Beadles House facts for kids
Beadles House taken from the front, facing west
|Location||515 Greene Acres Rd., near Stanardsville, Virginia|
|Area||3.3 acres (1.3 ha)|
|Architectural style||Georgian, Greek Revival|
|NRHP reference No.||00001433|
Quick facts for kidsSignificant dates
|Added to NRHP||November 22, 2000|
The Beadles House is a historic house located at 515 Greene Acres Road near Stanardsville, Greene County, Virginia. It was built from 1788 to 1789 by Revolutionary War militia captain John Beadles. It is a two-story, chestnut and poplar log dwelling. It was listed on the National Register of Historic Places on November 22, 2000.
The land on which the Beadles House stands was originally a part of the Octonia Grant in the early eighteenth century. In 1779 William Stanard owned the property, which passed through the ownership of Thomas and Pattey Streshly and later Mace and Sally Pickett. In 1788, Revolutionary war militia captain John Beadles acquired the 437 acres of land.
Tradition and architectural evidence suggest Beadles built his house shortly after his marriage to Lurania Miller (1788 or 1789). Beadles' estate in 1824 included sixteen slaves, a still, swine and other livestock, and stores of tobacco (2,700 pounds), corn, wheat, rye, oats, hay, flax, and hemp. John and Lurania had seven children, one of whom, William, inherited the home place. In 1839 William Beadles sold the house and 352 acres to James White who lived there with his wife Frances their children.
The 1850 federal census listed James White as a farmer owning $2,800 in real estate; the 1860 census listed him as a farmer owning $8,040 in real estate and $11,720 in personal estate. After James White's death the property passed to his wife and after her death to her grandchildren. A daughter, Virginia White (1848-1909), may have lived in the house until it was sold out of the family in 1900. After 1900 the property passed through several owners before being purchased by Tyree J. Sims in 1918. Sims had a frame wash-house with a stone chimney constructed around 1920, which contributes to the building's historic status.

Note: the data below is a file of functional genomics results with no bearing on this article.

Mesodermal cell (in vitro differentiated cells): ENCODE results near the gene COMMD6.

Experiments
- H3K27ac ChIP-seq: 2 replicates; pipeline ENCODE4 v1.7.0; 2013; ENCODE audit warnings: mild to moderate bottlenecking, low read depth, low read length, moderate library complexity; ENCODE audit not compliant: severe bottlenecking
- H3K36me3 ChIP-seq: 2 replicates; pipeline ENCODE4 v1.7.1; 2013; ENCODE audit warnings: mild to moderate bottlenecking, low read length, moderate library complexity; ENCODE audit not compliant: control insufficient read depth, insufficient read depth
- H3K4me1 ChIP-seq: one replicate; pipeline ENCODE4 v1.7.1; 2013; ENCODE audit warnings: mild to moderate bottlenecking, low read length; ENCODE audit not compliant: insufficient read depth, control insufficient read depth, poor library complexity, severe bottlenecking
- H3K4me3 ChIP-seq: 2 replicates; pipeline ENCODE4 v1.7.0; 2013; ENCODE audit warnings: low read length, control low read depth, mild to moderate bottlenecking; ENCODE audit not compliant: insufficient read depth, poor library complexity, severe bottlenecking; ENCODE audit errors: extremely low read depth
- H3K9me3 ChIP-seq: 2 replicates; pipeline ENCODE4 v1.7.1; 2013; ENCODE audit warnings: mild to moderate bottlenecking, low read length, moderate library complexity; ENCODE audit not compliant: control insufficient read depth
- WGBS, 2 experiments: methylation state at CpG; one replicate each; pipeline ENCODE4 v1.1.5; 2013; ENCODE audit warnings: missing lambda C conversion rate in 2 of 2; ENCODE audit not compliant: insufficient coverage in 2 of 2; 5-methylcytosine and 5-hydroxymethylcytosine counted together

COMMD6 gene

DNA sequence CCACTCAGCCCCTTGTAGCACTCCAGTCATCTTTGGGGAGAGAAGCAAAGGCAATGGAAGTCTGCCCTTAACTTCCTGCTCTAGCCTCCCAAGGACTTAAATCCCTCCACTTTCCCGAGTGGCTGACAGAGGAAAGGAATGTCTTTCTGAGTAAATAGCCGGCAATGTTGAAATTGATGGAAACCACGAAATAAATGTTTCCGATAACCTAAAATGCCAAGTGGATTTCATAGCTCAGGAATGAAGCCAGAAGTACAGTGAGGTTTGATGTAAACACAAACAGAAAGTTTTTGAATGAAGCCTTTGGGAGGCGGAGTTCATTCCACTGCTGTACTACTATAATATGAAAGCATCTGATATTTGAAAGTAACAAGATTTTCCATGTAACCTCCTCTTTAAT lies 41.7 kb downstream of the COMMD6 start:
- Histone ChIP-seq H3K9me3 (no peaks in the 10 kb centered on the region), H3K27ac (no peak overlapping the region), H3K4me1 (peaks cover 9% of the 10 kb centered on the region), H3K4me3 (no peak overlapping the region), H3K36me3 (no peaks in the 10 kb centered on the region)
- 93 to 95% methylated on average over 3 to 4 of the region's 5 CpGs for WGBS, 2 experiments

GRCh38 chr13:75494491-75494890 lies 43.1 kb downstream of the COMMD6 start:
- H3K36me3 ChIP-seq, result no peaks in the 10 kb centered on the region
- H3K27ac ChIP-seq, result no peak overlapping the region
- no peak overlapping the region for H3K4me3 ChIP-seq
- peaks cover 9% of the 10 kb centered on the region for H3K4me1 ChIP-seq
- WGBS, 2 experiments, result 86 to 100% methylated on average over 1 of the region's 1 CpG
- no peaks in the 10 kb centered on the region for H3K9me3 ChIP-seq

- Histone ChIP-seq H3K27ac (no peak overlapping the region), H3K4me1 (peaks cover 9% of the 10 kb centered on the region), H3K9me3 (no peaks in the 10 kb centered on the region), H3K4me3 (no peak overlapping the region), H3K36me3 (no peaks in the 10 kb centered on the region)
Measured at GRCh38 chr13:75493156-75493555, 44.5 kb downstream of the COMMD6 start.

In 1945 Sims transferred 228.5 acres including the house to his daughter Violet and her husband George Rhodes. The farm was sold out of the Sims/Rhodes family in 1957 and in 1970 the land was subdivided into residential lots. Dorothy Davis, a past mayor of Washington, Virginia, purchased the house in 1970. The house and 3.265 acres were acquired in 1999 and has since gone through significant renovations.
John Beadles is buried in a small family graveyard located just beyond the northwest boundary of the property. His grave, marked by a ca. 1930 marble headstone erected by the Daughters of the American Revolution, is accompanied by several fieldstone markers and the marble headstone of Virginia White who may have been the last person buried in the cemetery.
The Beadles House is representative of its time, and its construction is better most back-country Virginia houses of the same era. Its hall-parlor plan was common in most dwellings before the nineteenth century. The house's hand-hewn chestnut logs, finely crafted full-and half-dovetail notching, and two-story height set it apart from the crude log cabins of Virginia's mountain region. The little-altered second floor contains molded woodwork and hand-wrought hardware (including HL hinges) of the highest quality. Other important early features survive including Flemish and English-bond chimneys, board partitions, batten doors, beaded ceiling joists, a boxed winder stair, and Georgian and vernacular Greek Revival mantels. Since the interior walls have survived completely intact, they offer a rare opportunity to study late-eighteenth-century construction. Most of the glass in the windows, as well as the window frames, are original.
The Beadles House was the subject of a Green County Record newspaper article in 1973, which pictured the house in the 1930s. At the time, the house was connected to an exterior kitchen, which is now non-extant, by a small rear addition. During restoration in 2000, a circa 1805 oak log cabin of similar fashion was relocated from West Virginia for an addition on the north side of the dwelling. Originally covered by weatherboard siding, the well preserved American Chestnut logs were exposed.
The house has a metal-sheathed gable roof, a stone foundation, exterior gable-end brick chimneys, and a one-story Craftsman-style front porch. The interior features Georgian and Greek Revival architectural design elements.
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